On 29 August 1986, after returning to Australia, 3 Sqn became the first operational RAAF unit to receive F/A-18 Hornets (serial numbers A21-8 and A21-9).

Post-Cold War

Two No. 3 Squadron Hornets in 2013

The squadron continues to operate the Hornets from its home base at RAAF Base Williamtown. In February 2002, during the Afghanistan War, elements of 3 Sqn were deployed to Diego Garcia, in the Indian Ocean, to relieve 77 Squadron, providing air defence for the Coalition base there.

3 Sqn personnel also participated in Operation Falconer, 75 Sqn's deployment to the Iraq War during 2003.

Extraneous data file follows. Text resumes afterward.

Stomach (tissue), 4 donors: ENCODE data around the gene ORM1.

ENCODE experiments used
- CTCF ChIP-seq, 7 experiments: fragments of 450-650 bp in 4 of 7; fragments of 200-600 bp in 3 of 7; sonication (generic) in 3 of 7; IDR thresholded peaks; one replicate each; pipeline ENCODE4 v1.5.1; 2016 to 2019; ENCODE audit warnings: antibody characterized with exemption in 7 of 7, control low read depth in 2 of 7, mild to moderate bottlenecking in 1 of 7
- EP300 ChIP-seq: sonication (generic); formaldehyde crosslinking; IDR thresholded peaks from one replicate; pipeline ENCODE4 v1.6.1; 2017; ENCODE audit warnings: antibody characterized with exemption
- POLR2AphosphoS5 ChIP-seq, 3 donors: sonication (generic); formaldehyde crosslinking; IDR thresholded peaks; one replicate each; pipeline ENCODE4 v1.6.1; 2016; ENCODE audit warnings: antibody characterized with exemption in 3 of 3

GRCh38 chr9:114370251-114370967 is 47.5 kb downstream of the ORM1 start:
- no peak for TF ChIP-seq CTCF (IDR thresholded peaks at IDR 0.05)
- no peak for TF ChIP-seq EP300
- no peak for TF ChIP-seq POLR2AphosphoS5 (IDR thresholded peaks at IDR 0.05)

Aircraft operated

A CAC CA-18 Mustang warbird painted to represent a North American P-51 Mustang of No. 3 Squadron used in Italy during World War II

See also



  1. Halley, The Squadrons of the Royal Air Force & Commonwealth, p. 135
  2. Stephens, Royal Australian Air Force, pp. 9–19
  3. Gustavsson, Håkan. "Squadron Leader Alan Hill Boyd, RAAF no. 561". Biplane Fighter Aces from the Second World War. Retrieved 30 January 2013. 
  4. "Wing Commander Bobby Gibbes". Times Online. 1 May 2007. Retrieved on 20 October 2007. 
  5. Air Vice Marshal Brian Alexander Eaton at Australian War Memorial. Retrieved on 10 April 2010.
  6. 3 Squadron RAAF at Australian War Memorial. Retrieved on 10 April 2010.


  • Halley, James J. The Squadrons of the Royal Air Force & Commonwealth, 1918–1988. Tonbridge, Kent, UK: Air-Britain (Historians) Ltd., 1988. ISBN 0-85130-164-9.
  • Stephens, Alan. The Royal Australian Air Force: A History. London: Oxford University Press, 2001 (2nd edition 2006). ISBN 0-19-555541-4.

External links